Almost nothing went right for Raymond Felton in his first season with the Dallas Mavericks last year.
The injuries kept piling up and kept getting him further and further behind in coach Rick Carlisle’s rotation.
Such, however, is not the case this year.
It’s just about being professional and understanding the situation. We had a lot of good guards last year, and I was hurt, so you can’t expect to just come back and expect the coach to just sit those guys down.
Mavericks guard Raymond Felton on not complaining about a lack of playing time last season
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A healthier Felton has shown the Mavericks what type of an asset he can be as he has figured prominently in both of their wins this season.
The 11-year veteran guard started and scored a game-high 18 points and handed out six assists when the Mavericks opened the season with a 111-95 win at Phoenix. And when the Los Angeles Lakers chopped an 18-point Dallas lead to six points with more than 3 minutes left in Sunday’s game, it was Felton who hit a jumper to seal that 103-93 victory.
The Mavericks (2-1) are hoping Felton’s string of success continues when they play their home opener at 7:30 p.m. Tuesday against the 3-0 Toronto Raptors.
Felton’s prosperity has been a boost to a team besieged with injuries.
Felton is poised, cagey and knows how to direct an offense.
“It’s just one of those things where I wasn’t healthy last year,” Felton said. “I was sitting there trying to compensate for my ankle last year and then I ended up pulling my groin.
“So when you’ve got something else that you’re trying to protect, you end up hurting something else. So now I’m healthy, so I don’t have to worry about protecting anything. I can just go out and play.”
Felton is poised, cagey and knows how to direct an offense. He started 612 of a possible 667 games in his first nine seasons before he was traded from the New York Knicks to the Mavericks in June 2014 in a deal that also brought Tyson Chandler back to Dallas.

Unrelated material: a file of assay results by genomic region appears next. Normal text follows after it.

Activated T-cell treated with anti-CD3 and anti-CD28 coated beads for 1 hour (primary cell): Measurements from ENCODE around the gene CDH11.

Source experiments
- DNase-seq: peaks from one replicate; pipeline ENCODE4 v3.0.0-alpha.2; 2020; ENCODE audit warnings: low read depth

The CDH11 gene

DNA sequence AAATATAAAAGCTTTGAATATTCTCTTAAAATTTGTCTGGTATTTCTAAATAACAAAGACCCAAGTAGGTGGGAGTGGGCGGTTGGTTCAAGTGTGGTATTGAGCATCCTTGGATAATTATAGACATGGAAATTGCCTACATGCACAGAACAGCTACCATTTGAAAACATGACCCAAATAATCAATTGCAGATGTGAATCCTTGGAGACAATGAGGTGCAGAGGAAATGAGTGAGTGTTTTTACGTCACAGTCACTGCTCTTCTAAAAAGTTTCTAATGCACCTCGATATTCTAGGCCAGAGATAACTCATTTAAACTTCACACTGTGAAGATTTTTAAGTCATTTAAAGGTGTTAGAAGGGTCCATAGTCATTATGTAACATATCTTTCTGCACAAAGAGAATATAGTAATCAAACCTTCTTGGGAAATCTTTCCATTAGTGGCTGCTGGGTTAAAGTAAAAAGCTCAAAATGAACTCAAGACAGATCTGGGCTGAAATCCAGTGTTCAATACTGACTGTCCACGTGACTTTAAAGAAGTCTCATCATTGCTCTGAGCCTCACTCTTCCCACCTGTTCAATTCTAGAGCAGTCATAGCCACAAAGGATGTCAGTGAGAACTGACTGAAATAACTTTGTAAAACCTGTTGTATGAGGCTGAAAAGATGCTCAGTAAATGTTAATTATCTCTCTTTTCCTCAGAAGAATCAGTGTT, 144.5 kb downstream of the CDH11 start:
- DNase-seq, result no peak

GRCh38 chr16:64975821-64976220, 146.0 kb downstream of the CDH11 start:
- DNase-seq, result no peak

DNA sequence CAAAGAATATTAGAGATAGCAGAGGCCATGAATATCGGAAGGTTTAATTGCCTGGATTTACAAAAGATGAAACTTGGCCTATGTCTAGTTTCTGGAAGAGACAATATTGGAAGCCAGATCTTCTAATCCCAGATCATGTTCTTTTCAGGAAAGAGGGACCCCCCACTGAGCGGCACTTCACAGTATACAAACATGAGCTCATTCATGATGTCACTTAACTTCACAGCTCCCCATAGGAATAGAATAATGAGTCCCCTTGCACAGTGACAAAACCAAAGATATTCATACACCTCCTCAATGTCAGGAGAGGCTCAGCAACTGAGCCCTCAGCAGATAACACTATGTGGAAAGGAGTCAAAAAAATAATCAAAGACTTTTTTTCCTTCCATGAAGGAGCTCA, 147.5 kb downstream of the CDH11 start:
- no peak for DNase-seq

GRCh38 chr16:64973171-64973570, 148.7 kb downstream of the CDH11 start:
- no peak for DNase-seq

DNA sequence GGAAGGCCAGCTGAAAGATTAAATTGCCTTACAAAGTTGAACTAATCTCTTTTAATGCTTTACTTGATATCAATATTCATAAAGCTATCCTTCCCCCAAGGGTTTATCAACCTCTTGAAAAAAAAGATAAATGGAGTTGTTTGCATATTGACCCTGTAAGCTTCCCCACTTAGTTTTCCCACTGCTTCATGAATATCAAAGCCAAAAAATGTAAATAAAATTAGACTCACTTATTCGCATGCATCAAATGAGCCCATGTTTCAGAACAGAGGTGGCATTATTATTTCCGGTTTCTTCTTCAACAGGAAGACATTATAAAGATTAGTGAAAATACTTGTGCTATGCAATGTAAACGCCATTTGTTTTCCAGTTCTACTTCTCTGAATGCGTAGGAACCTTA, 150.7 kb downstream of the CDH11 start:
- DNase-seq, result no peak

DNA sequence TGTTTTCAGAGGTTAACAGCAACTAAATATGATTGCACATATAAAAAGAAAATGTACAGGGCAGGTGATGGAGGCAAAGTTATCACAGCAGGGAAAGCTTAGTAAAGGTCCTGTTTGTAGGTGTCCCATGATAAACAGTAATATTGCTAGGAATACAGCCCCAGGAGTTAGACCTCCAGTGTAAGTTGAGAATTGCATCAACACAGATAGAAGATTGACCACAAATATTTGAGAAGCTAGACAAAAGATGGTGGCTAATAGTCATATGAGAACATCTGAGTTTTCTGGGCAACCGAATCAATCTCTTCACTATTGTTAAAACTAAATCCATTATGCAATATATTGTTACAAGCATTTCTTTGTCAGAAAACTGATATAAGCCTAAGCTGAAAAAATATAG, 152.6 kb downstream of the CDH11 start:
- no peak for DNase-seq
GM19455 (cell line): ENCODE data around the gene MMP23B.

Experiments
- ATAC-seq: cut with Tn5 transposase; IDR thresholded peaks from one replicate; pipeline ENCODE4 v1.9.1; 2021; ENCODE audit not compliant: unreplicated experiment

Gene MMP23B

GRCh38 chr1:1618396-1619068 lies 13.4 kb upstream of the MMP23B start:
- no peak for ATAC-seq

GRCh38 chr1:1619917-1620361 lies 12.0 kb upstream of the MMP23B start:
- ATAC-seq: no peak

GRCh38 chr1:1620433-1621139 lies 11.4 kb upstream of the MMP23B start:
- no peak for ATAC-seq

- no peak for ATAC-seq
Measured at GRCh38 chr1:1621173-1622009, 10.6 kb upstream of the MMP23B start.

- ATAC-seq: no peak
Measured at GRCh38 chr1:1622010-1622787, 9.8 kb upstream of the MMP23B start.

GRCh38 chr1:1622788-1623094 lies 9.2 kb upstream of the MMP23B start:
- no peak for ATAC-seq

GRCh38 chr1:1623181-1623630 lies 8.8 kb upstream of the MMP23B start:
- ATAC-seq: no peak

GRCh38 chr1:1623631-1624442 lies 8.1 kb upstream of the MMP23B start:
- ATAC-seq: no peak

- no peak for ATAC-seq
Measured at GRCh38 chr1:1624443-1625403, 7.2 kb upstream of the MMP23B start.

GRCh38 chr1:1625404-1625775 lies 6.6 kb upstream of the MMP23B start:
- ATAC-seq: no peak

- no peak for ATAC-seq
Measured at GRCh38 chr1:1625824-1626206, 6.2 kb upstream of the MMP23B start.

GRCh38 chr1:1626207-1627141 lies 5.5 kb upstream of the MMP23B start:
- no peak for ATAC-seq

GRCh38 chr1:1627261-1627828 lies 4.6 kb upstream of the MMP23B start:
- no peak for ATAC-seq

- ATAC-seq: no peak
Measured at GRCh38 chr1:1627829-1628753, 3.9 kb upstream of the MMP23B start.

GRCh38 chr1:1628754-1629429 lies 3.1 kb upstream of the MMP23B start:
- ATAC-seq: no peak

“Raymond has been doing what he does, which is play hard, run the team, penetrate, make plays,” coach Rick Carlisle said. “He’s got a point guard mentality, but he can score, and he’s been one of our best defenders at the guard position.
“He’s been playing extremely well throughout the training camp and preseason and the first [three] games, too.”
22 Games of the Mavericks’ final 50 last season that Raymond Felton missed due to a coach’s decision.
Last season, Felton suffered a right ankle sprain in a preseason contest against Oklahoma City and didn’t play his first regular-season game until Dec. 28. By then, he had missed the first 31 games.
Over the final 50 games, Felton didn’t play at all in 22 of them due to a coach’s decision. But he never complained.
On the contrary, because Felton continued to work hard without uttering a critical word, he became one of the Mavericks’ more popular players.
“It’s just about being professional and understanding the situation,” said Felton, who has played in 699 NBA games. “We had a lot of good guards last year, and I was hurt, so you can’t expect to just come back and expect the coach to just sit those guys down.
“At the same time I’m healthy this year, I want to be able to play, I want to play, so hopefully Coach is going to figure that out when the time comes. And he has so far, so I think it’s been good.”
Felton’s professionalism didn’t go unnoticed by owner Mark Cuban, who is always raving about the fifth pick of the 2005 NBA Draft.
“Raymond is a true pro,” Cuban said. “When you’ve got guys that really, really like you — and I think everybody likes Ray — it just makes it easier.
“He was hurt so much last year, but he’s showing who he was in the years previous. He’s a good guy and he’s who we need him to be right now.”
In the first three games this season, Felton averaged 11 points and four assists, and is shooting 45.2 percent from the field and 42.9 percent from 3-point range. He surprisingly leads the Mavericks in minutes played at 29 per game, but he’s not motivated by being planted in the starting lineup.
“It felt good just to get out there on the court,” Felton said. “At this point, starting is always good, but at the same time I just want to play.
“So being able to get out there and just play, and being able to perform and try to help this team has been the biggest excitement for me.”